living in austin again is really weird. i know it’s always weird to go back to the town you grew up in, but seeing’s how it’s austin, i think it’s doubly weird.
austin was on a decline even when we lived there. it seems to be stuck in the 50s, and every new, shiny thing that comes along really sticks out like a sore thumb. because of that, i realize that people who’ve never lived there are going to bash it. i’ll defend it…but only half-heartedly. yes, austin is that bad.
the only redeeming, charming quality about the town, a mcdonald’s circa 1950 itself, was torn down and replaced by a newly remodeled version. but that seems to be its only new thing in the town proper…even the target, which was built after we moved away, is in dire need of remodeling.
then when i drive through the town, i can point out and remember places that i frequented when i was young…and they aren’t there. people too. aunt mary’s gone, squire’s gone. the empty shells of their houses remain. the place where my aunt kathleen bought me a perm is defunct, as is the place where i got my ears pierced.
i drive past the place where the red owl used to be, and the tiny strip mall that also housed the liquor store my mom took me to, where i dipped my hand in the cold water of the liquid cooler next to the check-out counter, and they’re no longer there – nothing but grass.
harry’s cafe, where my aunt colettie and uncle squire would take us for breakfast on sundays? empty. the bakery where we would stop for doughnuts and long johns on our way to todd park on saturdays, an almost religious ritual? nothing but a derelict building alongside an equally run-down road. even jerry’s other place, which had survived long past our move, is now closed.
kentucky fried chicken? gone. no longer is the building where both my parents stopped one evening, separately, to pick up supper – an odd and expensive treat for a poor family of 6. the weird gas station home across the street, of course, is still there, except i think it’s a car dealership now.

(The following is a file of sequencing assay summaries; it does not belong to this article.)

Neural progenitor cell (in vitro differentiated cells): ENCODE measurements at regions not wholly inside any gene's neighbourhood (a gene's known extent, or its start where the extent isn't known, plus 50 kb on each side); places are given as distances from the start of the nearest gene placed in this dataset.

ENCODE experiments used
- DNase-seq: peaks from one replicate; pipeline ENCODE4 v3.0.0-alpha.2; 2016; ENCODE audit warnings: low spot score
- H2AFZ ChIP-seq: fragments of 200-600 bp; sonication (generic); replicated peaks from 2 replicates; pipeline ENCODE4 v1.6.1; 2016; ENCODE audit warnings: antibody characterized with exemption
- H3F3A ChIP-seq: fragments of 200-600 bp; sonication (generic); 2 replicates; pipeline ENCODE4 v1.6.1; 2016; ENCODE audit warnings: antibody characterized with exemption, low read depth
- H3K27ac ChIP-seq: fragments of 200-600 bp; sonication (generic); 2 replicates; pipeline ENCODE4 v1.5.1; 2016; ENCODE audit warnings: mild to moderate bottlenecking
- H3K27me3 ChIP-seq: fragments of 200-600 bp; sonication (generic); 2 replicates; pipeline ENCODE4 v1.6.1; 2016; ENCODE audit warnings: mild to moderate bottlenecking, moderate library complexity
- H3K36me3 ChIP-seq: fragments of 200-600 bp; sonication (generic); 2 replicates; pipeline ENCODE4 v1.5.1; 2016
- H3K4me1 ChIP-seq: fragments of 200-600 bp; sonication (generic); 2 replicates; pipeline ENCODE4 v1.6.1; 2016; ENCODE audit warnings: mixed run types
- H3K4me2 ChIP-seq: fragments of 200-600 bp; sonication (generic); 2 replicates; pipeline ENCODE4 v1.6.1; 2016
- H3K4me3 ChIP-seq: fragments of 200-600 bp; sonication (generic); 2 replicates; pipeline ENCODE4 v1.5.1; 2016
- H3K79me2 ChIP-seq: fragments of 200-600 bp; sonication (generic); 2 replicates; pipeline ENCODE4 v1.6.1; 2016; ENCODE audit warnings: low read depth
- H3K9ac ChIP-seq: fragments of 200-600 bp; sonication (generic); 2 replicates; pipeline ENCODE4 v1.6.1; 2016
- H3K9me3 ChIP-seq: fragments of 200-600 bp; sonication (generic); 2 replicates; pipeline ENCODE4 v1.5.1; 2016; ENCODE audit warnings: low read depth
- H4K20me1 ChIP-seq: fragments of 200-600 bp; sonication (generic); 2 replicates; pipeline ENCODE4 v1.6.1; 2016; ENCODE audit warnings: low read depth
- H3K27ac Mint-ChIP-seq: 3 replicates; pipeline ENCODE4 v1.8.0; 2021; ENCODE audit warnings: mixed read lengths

drive out to the mall, and there’s a new super walmart, fancy shops lining the opposite side of the street – a caribou, a gas station, maurices, a couple fast food places. but venture to the mall itself, and it’s so empty you could hear a dime drop from the opposite side. it’s a weird day when shopko (the bastion of slow, uncrowded shoppers everywhere) is the busiest place in the complex.
the worst, of course, is driving past the old homestead and not recognizing it at all. i wandered around my cousins’ place (they bought the land after we moved, burned the house down, and built a huge place), and it took me all i could do to recognize the large oak tree that was the main focus of all our playing while growing up. trees have grown up, grass has filled in, others have been cut down, rearranged, replaced.
but the tree remains. running my fingers along its bumply trunk, wondering how old it actually was, i realized that i was no long an austinite, but i will hold on to what i can. i will defend. and i will recognize that tree.

3 thoughts on “well

  1. nostalgia definitely set in for me too. i recognized most of your descriptions, and i believe the tendermaid is still there. at least, it was still there 7 years ago (really?! that long?!) when squire died. so i guess it could be gone now. i hope not.

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